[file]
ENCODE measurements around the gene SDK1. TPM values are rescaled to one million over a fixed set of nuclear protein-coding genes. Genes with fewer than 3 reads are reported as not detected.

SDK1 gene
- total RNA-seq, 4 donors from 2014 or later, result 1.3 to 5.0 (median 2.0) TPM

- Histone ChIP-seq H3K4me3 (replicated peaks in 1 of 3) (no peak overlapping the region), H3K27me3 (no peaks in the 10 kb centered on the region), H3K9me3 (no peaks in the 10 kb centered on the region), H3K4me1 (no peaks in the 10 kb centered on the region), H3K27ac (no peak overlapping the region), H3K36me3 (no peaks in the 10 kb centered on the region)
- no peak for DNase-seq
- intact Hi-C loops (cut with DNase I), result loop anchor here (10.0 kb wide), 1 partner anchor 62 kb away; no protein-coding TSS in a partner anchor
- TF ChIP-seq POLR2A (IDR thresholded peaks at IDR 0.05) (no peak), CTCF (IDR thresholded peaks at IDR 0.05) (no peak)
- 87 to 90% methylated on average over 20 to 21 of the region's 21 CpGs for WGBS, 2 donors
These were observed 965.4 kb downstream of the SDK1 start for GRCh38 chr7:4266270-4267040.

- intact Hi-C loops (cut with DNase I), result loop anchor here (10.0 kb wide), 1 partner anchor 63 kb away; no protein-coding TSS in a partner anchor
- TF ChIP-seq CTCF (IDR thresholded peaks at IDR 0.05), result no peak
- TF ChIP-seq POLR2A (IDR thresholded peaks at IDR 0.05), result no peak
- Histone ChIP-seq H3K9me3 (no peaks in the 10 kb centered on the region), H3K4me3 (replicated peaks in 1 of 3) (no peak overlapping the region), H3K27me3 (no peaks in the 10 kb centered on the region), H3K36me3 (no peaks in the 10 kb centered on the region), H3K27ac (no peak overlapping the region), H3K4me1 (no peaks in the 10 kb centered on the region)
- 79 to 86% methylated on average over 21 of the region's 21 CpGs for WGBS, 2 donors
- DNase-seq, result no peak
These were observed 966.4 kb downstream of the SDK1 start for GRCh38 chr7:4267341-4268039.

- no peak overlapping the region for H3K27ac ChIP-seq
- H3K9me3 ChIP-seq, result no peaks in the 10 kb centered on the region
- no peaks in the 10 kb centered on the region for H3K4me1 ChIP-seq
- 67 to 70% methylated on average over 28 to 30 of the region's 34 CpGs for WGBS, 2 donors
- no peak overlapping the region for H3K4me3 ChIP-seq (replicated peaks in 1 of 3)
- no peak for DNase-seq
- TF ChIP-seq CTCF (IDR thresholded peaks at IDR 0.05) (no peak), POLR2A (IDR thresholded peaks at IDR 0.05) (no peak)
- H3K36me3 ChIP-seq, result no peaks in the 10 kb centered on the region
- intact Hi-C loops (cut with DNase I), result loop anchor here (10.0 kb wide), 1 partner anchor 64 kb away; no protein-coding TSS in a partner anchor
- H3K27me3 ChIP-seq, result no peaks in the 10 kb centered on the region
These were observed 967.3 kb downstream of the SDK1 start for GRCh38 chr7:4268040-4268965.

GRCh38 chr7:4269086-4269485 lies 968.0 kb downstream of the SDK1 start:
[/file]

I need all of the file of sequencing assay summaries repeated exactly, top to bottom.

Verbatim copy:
ENCODE measurements around the gene SDK1. TPM values are rescaled to one million over a fixed set of nuclear protein-coding genes. Genes with fewer than 3 reads are reported as not detected.

SDK1 gene
- total RNA-seq, 4 donors from 2014 or later, result 1.3 to 5.0 (median 2.0) TPM

- Histone ChIP-seq H3K4me3 (replicated peaks in 1 of 3) (no peak overlapping the region), H3K27me3 (no peaks in the 10 kb centered on the region), H3K9me3 (no peaks in the 10 kb centered on the region), H3K4me1 (no peaks in the 10 kb centered on the region), H3K27ac (no peak overlapping the region), H3K36me3 (no peaks in the 10 kb centered on the region)
- no peak for DNase-seq
- intact Hi-C loops (cut with DNase I), result loop anchor here (10.0 kb wide), 1 partner anchor 62 kb away; no protein-coding TSS in a partner anchor
- TF ChIP-seq POLR2A (IDR thresholded peaks at IDR 0.05) (no peak), CTCF (IDR thresholded peaks at IDR 0.05) (no peak)
- 87 to 90% methylated on average over 20 to 21 of the region's 21 CpGs for WGBS, 2 donors
These were observed 965.4 kb downstream of the SDK1 start for GRCh38 chr7:4266270-4267040.

- intact Hi-C loops (cut with DNase I), result loop anchor here (10.0 kb wide), 1 partner anchor 63 kb away; no protein-coding TSS in a partner anchor
- TF ChIP-seq CTCF (IDR thresholded peaks at IDR 0.05), result no peak
- TF ChIP-seq POLR2A (IDR thresholded peaks at IDR 0.05), result no peak
- Histone ChIP-seq H3K9me3 (no peaks in the 10 kb centered on the region), H3K4me3 (replicated peaks in 1 of 3) (no peak overlapping the region), H3K27me3 (no peaks in the 10 kb centered on the region), H3K36me3 (no peaks in the 10 kb centered on the region), H3K27ac (no peak overlapping the region), H3K4me1 (no peaks in the 10 kb centered on the region)
- 79 to 86% methylated on average over 21 of the region's 21 CpGs for WGBS, 2 donors
- DNase-seq, result no peak
These were observed 966.4 kb downstream of the SDK1 start for GRCh38 chr7:4267341-4268039.

- no peak overlapping the region for H3K27ac ChIP-seq
- H3K9me3 ChIP-seq, result no peaks in the 10 kb centered on the region
- no peaks in the 10 kb centered on the region for H3K4me1 ChIP-seq
- 67 to 70% methylated on average over 28 to 30 of the region's 34 CpGs for WGBS, 2 donors
- no peak overlapping the region for H3K4me3 ChIP-seq (replicated peaks in 1 of 3)
- no peak for DNase-seq
- TF ChIP-seq CTCF (IDR thresholded peaks at IDR 0.05) (no peak), POLR2A (IDR thresholded peaks at IDR 0.05) (no peak)
- H3K36me3 ChIP-seq, result no peaks in the 10 kb centered on the region
- intact Hi-C loops (cut with DNase I), result loop anchor here (10.0 kb wide), 1 partner anchor 64 kb away; no protein-coding TSS in a partner anchor
- H3K27me3 ChIP-seq, result no peaks in the 10 kb centered on the region
These were observed 967.3 kb downstream of the SDK1 start for GRCh38 chr7:4268040-4268965.

GRCh38 chr7:4269086-4269485 lies 968.0 kb downstream of the SDK1 start: